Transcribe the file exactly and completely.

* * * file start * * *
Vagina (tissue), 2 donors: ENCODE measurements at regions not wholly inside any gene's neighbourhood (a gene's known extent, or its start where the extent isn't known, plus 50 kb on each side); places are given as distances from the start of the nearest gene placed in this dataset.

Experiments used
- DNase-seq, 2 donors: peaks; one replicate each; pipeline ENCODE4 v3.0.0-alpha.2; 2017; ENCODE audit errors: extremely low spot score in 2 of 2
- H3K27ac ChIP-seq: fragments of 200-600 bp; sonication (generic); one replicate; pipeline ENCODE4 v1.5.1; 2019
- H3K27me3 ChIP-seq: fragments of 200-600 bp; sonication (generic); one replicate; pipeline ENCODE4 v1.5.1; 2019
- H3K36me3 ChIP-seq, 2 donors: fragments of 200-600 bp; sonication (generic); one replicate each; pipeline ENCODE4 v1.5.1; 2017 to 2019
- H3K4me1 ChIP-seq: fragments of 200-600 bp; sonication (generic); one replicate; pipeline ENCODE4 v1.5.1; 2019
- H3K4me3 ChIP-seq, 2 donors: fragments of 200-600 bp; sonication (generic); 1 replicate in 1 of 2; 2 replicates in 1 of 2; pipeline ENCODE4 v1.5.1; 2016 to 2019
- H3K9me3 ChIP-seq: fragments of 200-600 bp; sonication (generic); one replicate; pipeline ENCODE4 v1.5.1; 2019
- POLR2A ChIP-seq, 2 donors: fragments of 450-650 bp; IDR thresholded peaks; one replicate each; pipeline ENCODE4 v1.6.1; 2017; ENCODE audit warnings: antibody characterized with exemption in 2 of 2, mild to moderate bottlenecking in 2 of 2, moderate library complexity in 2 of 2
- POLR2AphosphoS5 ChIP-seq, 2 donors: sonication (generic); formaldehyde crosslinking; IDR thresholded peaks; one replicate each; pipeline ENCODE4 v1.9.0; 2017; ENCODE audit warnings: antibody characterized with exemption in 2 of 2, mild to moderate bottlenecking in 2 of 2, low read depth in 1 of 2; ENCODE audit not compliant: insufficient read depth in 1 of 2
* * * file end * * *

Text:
Vagina (tissue), 2 donors: ENCODE measurements at regions not wholly inside any gene's neighbourhood (a gene's known extent, or its start where the extent isn't known, plus 50 kb on each side); places are given as distances from the start of the nearest gene placed in this dataset.

Experiments used
- DNase-seq, 2 donors: peaks; one replicate each; pipeline ENCODE4 v3.0.0-alpha.2; 2017; ENCODE audit errors: extremely low spot score in 2 of 2
- H3K27ac ChIP-seq: fragments of 200-600 bp; sonication (generic); one replicate; pipeline ENCODE4 v1.5.1; 2019
- H3K27me3 ChIP-seq: fragments of 200-600 bp; sonication (generic); one replicate; pipeline ENCODE4 v1.5.1; 2019
- H3K36me3 ChIP-seq, 2 donors: fragments of 200-600 bp; sonication (generic); one replicate each; pipeline ENCODE4 v1.5.1; 2017 to 2019
- H3K4me1 ChIP-seq: fragments of 200-600 bp; sonication (generic); one replicate; pipeline ENCODE4 v1.5.1; 2019
- H3K4me3 ChIP-seq, 2 donors: fragments of 200-600 bp; sonication (generic); 1 replicate in 1 of 2; 2 replicates in 1 of 2; pipeline ENCODE4 v1.5.1; 2016 to 2019
- H3K9me3 ChIP-seq: fragments of 200-600 bp; sonication (generic); one replicate; pipeline ENCODE4 v1.5.1; 2019
- POLR2A ChIP-seq, 2 donors: fragments of 450-650 bp; IDR thresholded peaks; one replicate each; pipeline ENCODE4 v1.6.1; 2017; ENCODE audit warnings: antibody characterized with exemption in 2 of 2, mild to moderate bottlenecking in 2 of 2, moderate library complexity in 2 of 2
- POLR2AphosphoS5 ChIP-seq, 2 donors: sonication (generic); formaldehyde crosslinking; IDR thresholded peaks; one replicate each; pipeline ENCODE4 v1.9.0; 2017; ENCODE audit warnings: antibody characterized with exemption in 2 of 2, mild to moderate bottlenecking in 2 of 2, low read depth in 1 of 2; ENCODE audit not compliant: insufficient read depth in 1 of 2